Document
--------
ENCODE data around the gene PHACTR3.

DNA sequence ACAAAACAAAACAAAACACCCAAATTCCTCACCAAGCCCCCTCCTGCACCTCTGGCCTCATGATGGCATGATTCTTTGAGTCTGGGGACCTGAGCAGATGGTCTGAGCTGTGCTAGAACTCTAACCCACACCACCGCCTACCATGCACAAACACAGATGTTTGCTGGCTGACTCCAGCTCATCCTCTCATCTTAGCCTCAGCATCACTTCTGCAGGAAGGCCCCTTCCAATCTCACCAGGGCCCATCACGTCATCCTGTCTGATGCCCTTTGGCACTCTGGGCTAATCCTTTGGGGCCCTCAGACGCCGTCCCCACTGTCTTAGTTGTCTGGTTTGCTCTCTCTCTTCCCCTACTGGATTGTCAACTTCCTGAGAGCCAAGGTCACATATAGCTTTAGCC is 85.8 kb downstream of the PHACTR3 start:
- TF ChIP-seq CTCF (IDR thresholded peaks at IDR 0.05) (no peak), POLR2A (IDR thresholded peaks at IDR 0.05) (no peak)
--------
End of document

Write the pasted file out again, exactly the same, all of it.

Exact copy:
ENCODE data around the gene PHACTR3.

DNA sequence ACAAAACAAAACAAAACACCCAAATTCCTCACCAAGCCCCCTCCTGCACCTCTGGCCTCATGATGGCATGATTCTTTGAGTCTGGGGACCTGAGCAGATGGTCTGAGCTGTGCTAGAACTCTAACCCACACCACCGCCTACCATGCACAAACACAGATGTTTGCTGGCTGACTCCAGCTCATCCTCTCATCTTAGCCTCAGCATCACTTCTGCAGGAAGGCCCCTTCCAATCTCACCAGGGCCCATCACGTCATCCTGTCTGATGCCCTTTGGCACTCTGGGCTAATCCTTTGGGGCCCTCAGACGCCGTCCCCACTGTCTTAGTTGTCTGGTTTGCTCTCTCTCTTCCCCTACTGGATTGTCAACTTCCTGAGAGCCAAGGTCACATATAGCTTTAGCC is 85.8 kb downstream of the PHACTR3 start:
- TF ChIP-seq CTCF (IDR thresholded peaks at IDR 0.05) (no peak), POLR2A (IDR thresholded peaks at IDR 0.05) (no peak)